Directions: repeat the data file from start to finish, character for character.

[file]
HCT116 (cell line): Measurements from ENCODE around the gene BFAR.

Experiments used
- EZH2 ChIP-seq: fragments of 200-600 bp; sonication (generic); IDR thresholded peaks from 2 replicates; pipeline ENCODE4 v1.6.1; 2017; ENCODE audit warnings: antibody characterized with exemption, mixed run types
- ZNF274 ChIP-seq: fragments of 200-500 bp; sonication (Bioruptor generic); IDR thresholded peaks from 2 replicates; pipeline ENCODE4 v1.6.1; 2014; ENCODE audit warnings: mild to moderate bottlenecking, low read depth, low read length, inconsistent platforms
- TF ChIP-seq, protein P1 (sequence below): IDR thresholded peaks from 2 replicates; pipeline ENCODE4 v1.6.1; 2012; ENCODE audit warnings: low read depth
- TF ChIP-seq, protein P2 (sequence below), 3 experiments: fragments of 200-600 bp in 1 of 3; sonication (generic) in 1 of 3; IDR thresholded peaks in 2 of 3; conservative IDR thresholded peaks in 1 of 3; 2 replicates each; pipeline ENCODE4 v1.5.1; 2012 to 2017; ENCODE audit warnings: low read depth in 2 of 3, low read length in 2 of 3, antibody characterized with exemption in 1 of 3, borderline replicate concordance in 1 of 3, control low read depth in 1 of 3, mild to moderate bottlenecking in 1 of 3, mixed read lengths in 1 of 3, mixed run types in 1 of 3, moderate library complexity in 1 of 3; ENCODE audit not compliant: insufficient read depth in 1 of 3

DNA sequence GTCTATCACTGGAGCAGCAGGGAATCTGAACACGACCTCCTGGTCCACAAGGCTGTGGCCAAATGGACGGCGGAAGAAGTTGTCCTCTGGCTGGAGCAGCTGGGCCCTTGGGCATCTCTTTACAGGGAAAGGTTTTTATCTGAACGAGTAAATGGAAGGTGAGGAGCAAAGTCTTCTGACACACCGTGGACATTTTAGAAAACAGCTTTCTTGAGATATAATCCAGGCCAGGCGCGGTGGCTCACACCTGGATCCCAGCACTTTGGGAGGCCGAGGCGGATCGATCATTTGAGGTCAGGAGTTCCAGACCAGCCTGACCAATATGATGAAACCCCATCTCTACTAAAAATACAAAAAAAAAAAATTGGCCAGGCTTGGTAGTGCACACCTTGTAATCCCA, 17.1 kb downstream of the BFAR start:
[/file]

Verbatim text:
HCT116 (cell line): Measurements from ENCODE around the gene BFAR.

Experiments used
- EZH2 ChIP-seq: fragments of 200-600 bp; sonication (generic); IDR thresholded peaks from 2 replicates; pipeline ENCODE4 v1.6.1; 2017; ENCODE audit warnings: antibody characterized with exemption, mixed run types
- ZNF274 ChIP-seq: fragments of 200-500 bp; sonication (Bioruptor generic); IDR thresholded peaks from 2 replicates; pipeline ENCODE4 v1.6.1; 2014; ENCODE audit warnings: mild to moderate bottlenecking, low read depth, low read length, inconsistent platforms
- TF ChIP-seq, protein P1 (sequence below): IDR thresholded peaks from 2 replicates; pipeline ENCODE4 v1.6.1; 2012; ENCODE audit warnings: low read depth
- TF ChIP-seq, protein P2 (sequence below), 3 experiments: fragments of 200-600 bp in 1 of 3; sonication (generic) in 1 of 3; IDR thresholded peaks in 2 of 3; conservative IDR thresholded peaks in 1 of 3; 2 replicates each; pipeline ENCODE4 v1.5.1; 2012 to 2017; ENCODE audit warnings: low read depth in 2 of 3, low read length in 2 of 3, antibody characterized with exemption in 1 of 3, borderline replicate concordance in 1 of 3, control low read depth in 1 of 3, mild to moderate bottlenecking in 1 of 3, mixed read lengths in 1 of 3, mixed run types in 1 of 3, moderate library complexity in 1 of 3; ENCODE audit not compliant: insufficient read depth in 1 of 3

DNA sequence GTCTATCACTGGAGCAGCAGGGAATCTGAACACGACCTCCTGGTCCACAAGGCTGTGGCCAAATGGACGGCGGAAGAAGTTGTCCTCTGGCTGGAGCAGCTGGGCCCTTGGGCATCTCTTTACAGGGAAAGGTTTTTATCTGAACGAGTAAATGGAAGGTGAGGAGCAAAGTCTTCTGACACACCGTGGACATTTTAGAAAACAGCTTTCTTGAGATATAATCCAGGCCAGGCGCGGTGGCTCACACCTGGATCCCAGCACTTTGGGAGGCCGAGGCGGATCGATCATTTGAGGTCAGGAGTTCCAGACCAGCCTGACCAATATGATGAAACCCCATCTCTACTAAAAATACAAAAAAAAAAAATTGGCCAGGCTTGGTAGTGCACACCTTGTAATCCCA, 17.1 kb downstream of the BFAR start: